Man jailed over bid to recover 'catastrophic' car from West Norfolk village garage
A car trader who admitted impersonating a Trading Standards officer in an attempt to recover a dangerous car from a West Norfolk garage has been jailed for 12 months.
Mark Drury, 44, took a truck to recover the Honda car just days after it was sold to an innocent buyer at the yard where he was manager.
Lincoln Crown Court heard today that the car was in an unroadworthy condition when it was sold on September 8, 2017.
Jonathan Goulding, prosecuting, said the vehicle’s prop shaft and rear drive shafts were missing after being removed by a qualified mechanic the day before.
This meant the car’s brakes could fail and the rear wheels could come off.
Mr Goulding said the car’s new owner noticed a “crunching” noise the day after buying the vehicle and took it to the Whittington Garage where the defects were observed.
The garage where the vehicle was purchased from, at Kirton, near Boston, was subsequently contacted.
But, five days after the sale, on September 13, Drury and an associate arrived at the Whittington garage with a recovery truck.
Mr Goulding told the court Drury had claimed to be a trading standards officer and carried out an inspection of the vehicle. He also tried to drive it away but the garage became suspicious.
The court also heard workers at the garage had been upset by Drury's behaviour.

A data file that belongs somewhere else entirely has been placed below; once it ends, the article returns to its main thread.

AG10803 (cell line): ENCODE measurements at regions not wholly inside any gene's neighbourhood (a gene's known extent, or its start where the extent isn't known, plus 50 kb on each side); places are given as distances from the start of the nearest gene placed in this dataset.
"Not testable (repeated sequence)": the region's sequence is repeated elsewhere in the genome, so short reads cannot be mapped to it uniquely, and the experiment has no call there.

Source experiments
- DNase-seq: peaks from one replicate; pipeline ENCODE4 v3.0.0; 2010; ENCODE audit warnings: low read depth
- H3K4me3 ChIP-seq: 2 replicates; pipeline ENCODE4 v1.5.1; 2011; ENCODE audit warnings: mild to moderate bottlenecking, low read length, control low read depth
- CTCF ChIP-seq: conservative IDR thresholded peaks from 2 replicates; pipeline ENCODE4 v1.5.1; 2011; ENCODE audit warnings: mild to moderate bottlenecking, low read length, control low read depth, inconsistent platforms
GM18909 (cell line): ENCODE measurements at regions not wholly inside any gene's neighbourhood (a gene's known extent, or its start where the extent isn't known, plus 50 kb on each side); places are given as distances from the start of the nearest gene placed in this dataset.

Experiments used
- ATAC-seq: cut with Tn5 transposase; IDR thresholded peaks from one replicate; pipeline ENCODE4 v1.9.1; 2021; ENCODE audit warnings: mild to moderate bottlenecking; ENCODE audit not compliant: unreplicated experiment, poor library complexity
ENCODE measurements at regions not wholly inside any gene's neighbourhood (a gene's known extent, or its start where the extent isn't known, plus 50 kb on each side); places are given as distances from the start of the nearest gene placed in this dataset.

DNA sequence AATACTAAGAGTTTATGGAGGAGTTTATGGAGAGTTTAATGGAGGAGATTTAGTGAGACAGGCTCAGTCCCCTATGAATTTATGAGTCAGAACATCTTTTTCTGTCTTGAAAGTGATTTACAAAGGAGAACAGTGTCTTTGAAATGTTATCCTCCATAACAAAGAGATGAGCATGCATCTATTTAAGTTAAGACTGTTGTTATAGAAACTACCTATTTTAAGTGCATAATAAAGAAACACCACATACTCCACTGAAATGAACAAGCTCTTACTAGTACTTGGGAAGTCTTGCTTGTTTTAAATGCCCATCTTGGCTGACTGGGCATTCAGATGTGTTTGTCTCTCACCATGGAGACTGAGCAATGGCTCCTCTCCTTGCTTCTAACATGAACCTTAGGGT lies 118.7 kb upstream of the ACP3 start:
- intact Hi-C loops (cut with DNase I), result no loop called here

During a voluntary interview Drury denied any involvement and appeared to try and change his appearance by shaving his hair and wearing glasses, Mr Goulding added.
The court heard Drury had previous convictions for dishonesty and common assault.
In mitigation the court was told Drury had no involvement in the sale of the Honda and had been diagnosed with a “reactive attachment disorder” after seeking help from a counsellor.
Drury of Garfit’s Lane, Boston, pleaded guilty to the supply of a dangerous product on a limited basis that he had no involvement in the sale and attempting to pervert the course of justice.
Passing sentence Judge Simon Hirst told Drury he was a “dishonest man” and described the condition of the car as potentially “catastrophic.”
The judge added: "What you did was to take a recovery truck from Lincolnshire to Norfolk with an associate.
"You then impersonated a Trading Standards officer.
"You brazened it out and pretended you were a man called Keith Darnes from Norfolk Trading Standards."